Is Thailand a third world country? I will let you decide. I live in Chiang Mai which is the second most important city in Thailand after Bangkok.
My home is:
- 10 minutes from one of the biggest universities
- 10 minutes from an
olympicsize swimming pool
- 15 minutes from a gigantic super modern mall
- 15 minutes from a health food store
- 10 minutes from an organic produce market
- 15 minutes from a national park
- 15 minutes from 3 big computer and electronics centers
- 20 minutes from a modern international airport
- 15 minutes from several major hospitals
- 15 minutes from a western style supermarket
- 10 minutes from a zoo
Doesn’t sound very third world, does it? I am definitely not deprived of anything. People here drive late model cars, WIFI is everywhere, and I don’t know anyone who does not have a mobile phone (and that includes teenagers of all ages).
The ambiance in Thailand
The charm is that amongst all these modern amenities you find beautifully decorated and ornate temples, bustling markets which have not changed much in decades, barefoot monks collecting alms in the morning, and an unhurried lifestyle that makes you instantly feel at ease.
Everyone has time to talk to you, absent are the harried looking businessmen who are rushing about, clutching their briefcases while nervously looking at their watch. Instead people smile at you and nobody seems to be in a hurry.
If you leave the city you soon encounter small towns and villages which have retained much of the simplicity of rural life without having been bypassed by modern life.
Residents plant colorful trees, bushes and flowers in their gardens and along the road, they leisurely go about their business and always find time to chat and eat with their friends. Busy, colorful and noisy outdoor markets attract your senses in ways that you will never experience in the sterile environment of modern supermarkets.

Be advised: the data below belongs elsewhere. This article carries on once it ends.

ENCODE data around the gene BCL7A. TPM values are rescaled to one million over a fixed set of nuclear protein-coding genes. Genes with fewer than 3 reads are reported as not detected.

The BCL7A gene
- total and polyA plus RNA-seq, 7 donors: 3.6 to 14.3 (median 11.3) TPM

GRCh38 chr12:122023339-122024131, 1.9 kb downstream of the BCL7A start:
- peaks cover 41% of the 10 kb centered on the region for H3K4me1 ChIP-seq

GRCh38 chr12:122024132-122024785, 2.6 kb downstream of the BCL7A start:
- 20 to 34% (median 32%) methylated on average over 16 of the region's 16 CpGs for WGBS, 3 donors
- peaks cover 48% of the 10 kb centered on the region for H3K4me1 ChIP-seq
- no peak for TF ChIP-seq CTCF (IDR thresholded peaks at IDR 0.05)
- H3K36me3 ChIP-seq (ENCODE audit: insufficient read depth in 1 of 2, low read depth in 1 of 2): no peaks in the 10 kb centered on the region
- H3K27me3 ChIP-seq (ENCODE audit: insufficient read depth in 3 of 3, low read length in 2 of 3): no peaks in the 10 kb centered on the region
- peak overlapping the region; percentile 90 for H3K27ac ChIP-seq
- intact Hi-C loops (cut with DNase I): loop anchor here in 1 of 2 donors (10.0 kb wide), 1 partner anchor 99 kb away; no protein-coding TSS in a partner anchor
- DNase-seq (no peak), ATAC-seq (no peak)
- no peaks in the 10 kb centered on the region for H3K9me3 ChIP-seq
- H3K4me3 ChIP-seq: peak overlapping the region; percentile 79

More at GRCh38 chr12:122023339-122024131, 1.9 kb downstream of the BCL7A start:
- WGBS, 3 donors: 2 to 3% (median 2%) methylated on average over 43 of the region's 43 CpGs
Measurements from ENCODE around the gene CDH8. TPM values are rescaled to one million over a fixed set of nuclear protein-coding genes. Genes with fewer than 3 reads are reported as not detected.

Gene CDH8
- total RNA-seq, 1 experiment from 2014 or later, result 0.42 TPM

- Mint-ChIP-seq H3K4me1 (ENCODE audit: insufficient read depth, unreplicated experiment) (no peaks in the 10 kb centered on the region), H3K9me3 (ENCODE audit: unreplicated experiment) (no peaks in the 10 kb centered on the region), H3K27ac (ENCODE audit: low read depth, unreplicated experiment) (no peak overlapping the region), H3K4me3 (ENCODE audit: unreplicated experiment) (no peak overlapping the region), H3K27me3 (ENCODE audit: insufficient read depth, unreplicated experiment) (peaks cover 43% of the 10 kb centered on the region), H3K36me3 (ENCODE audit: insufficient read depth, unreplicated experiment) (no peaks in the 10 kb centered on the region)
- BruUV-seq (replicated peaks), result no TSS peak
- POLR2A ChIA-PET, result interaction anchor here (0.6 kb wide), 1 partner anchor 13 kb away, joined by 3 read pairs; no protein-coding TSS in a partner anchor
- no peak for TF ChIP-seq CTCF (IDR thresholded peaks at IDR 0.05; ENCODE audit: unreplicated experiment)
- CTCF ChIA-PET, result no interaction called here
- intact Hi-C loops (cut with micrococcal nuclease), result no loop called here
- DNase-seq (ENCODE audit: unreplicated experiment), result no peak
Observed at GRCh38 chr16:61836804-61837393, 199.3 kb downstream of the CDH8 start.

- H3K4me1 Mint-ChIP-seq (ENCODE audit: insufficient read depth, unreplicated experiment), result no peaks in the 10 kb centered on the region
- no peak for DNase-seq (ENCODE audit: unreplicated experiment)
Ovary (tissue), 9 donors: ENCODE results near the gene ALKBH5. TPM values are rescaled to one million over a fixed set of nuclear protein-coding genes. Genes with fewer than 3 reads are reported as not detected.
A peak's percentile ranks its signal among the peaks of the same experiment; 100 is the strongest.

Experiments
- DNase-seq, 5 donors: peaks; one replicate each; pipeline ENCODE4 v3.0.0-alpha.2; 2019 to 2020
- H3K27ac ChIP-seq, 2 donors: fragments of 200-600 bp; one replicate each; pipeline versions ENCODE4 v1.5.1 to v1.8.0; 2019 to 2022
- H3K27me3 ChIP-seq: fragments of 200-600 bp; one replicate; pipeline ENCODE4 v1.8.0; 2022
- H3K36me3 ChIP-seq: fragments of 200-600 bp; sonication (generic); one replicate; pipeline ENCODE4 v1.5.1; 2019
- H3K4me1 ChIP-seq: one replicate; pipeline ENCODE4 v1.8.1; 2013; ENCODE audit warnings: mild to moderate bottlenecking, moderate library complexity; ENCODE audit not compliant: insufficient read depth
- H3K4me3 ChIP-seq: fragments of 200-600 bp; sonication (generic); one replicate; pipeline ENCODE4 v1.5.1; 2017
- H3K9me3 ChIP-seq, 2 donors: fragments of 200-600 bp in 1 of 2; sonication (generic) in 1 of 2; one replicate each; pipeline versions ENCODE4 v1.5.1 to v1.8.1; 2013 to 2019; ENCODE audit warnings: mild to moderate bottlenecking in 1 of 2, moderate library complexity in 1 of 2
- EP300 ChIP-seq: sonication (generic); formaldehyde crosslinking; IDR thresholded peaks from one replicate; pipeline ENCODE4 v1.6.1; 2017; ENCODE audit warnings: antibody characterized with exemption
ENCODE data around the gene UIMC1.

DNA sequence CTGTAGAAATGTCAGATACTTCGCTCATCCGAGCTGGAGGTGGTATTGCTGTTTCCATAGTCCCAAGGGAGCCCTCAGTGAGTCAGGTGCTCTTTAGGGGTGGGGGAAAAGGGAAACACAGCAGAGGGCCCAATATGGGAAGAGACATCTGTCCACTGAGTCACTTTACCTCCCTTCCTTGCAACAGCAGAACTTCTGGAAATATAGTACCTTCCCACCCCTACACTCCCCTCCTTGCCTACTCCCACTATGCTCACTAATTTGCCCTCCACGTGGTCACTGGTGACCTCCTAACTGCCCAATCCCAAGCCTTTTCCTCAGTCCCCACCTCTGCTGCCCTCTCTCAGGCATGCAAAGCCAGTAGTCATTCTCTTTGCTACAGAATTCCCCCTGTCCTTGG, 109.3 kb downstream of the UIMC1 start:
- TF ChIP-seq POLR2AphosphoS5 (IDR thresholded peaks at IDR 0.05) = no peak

The role of Buddhism and monks in Thailand
Religion is not separate from secular life, but Buddhism is not mandated or forced on anyone. Monks are seen everywhere and they are very much part of life in Thailand.
Most major decisions and most festivities and ceremonies involve the presence and the advice of monks, but there is no pressure or obligation to visit the temples.
Buddhism is more a lifestyle than a religion. The spiritual and the mundane interact daily and cannot be segregated as they are by law in many western countries.
Buddhism has given Thailand much of it’s greatest architecture, a lot of color and beauty, and much wisdom. It would never occur to any Buddhist to judge another religion or to attempt to convert anyone to Buddhism.
Temple activities are open to Buddhists and non-Buddhists alike – there is no concept of non-believers or segregation of religions. Buddhism is very tolerant and accommodating.
The different areas of Thailand
Thailand’s south is the beach scene, whereas the north is characterized by scenic mountains, culture, and lots of great places to see.
Travel in Thailand is very easy and the infrastructure is mostly very good. There are some rural and remote areas which will remind you of third world images.
Overall it is fair to say that Thailand is not a third world country, but a developing, or second world nation.
Living in a vibrant city like Chiang Mai combines modern lifestyle and amenities with the ambiance of ancient culture and a relaxed and pleasant way of life.
Living in Thailand’s capital of Bangkok thrusts you into a more accelerated and westernized lifestyle which has lost some of its charms.
Living in the rural or more remote areas of Thailand can be very peaceful and beautiful although the tradeoff is less access to modern amenities, shopping, and facilities.
Rural huts and glitzy mega malls, bicycle rickshaws and BMWs all coexists in Thailand in an easy-going manner, creating interesting contrasts.
Chiang Mai, a holistic hot spot
Particularly Chiang Mai is one of the major holistic hubs in Southeast Asia.
There are countless massage shops, where you can get a one hour massage for $5-$8.
And there are lots of massage schools, yoga centers, meditation retreats, Qigong training, energy healing, and many others.
A more stress-free life in Thailand
One aspect which makes life in Thailand very pleasant is that the Thais are mostly very friendly and helpful. It is very rare to see Thais get angry, and with only
Most people feel instantly at ease in Thailand, and tens of thousands of westerners have succumbed to the charm of this country and have settled here for good.
Relationships in Thailand
Thailand is home to a huge amount of expats, many of whom are married to Thai spouses and have chosen to stay there permanently.
Cross-cultural relationship have their pros and cons. For more information about relationships in Thailand, please read this series on our site.
Cost of living in Thailand
One big reason why so many people choose to live in Thailand is that the cost of living is much lower than in western countries.